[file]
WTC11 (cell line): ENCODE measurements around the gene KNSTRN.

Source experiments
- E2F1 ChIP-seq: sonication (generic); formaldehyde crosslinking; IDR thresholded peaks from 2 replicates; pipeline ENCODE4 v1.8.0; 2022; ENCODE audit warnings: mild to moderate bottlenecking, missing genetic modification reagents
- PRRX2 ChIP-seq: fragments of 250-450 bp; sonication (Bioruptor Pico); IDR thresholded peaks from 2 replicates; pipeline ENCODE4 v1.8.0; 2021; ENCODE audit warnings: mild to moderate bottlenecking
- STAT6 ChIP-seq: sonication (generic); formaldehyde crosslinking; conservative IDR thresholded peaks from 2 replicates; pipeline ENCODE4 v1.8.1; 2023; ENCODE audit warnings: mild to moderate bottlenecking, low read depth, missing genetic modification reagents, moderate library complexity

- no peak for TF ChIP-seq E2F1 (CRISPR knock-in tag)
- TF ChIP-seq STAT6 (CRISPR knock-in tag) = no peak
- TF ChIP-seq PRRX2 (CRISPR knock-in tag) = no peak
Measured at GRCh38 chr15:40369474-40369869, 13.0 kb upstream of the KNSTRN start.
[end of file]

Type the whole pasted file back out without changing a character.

WTC11 (cell line): ENCODE measurements around the gene KNSTRN.

Source experiments
- E2F1 ChIP-seq: sonication (generic); formaldehyde crosslinking; IDR thresholded peaks from 2 replicates; pipeline ENCODE4 v1.8.0; 2022; ENCODE audit warnings: mild to moderate bottlenecking, missing genetic modification reagents
- PRRX2 ChIP-seq: fragments of 250-450 bp; sonication (Bioruptor Pico); IDR thresholded peaks from 2 replicates; pipeline ENCODE4 v1.8.0; 2021; ENCODE audit warnings: mild to moderate bottlenecking
- STAT6 ChIP-seq: sonication (generic); formaldehyde crosslinking; conservative IDR thresholded peaks from 2 replicates; pipeline ENCODE4 v1.8.1; 2023; ENCODE audit warnings: mild to moderate bottlenecking, low read depth, missing genetic modification reagents, moderate library complexity

- no peak for TF ChIP-seq E2F1 (CRISPR knock-in tag)
- TF ChIP-seq STAT6 (CRISPR knock-in tag) = no peak
- TF ChIP-seq PRRX2 (CRISPR knock-in tag) = no peak
Measured at GRCh38 chr15:40369474-40369869, 13.0 kb upstream of the KNSTRN start.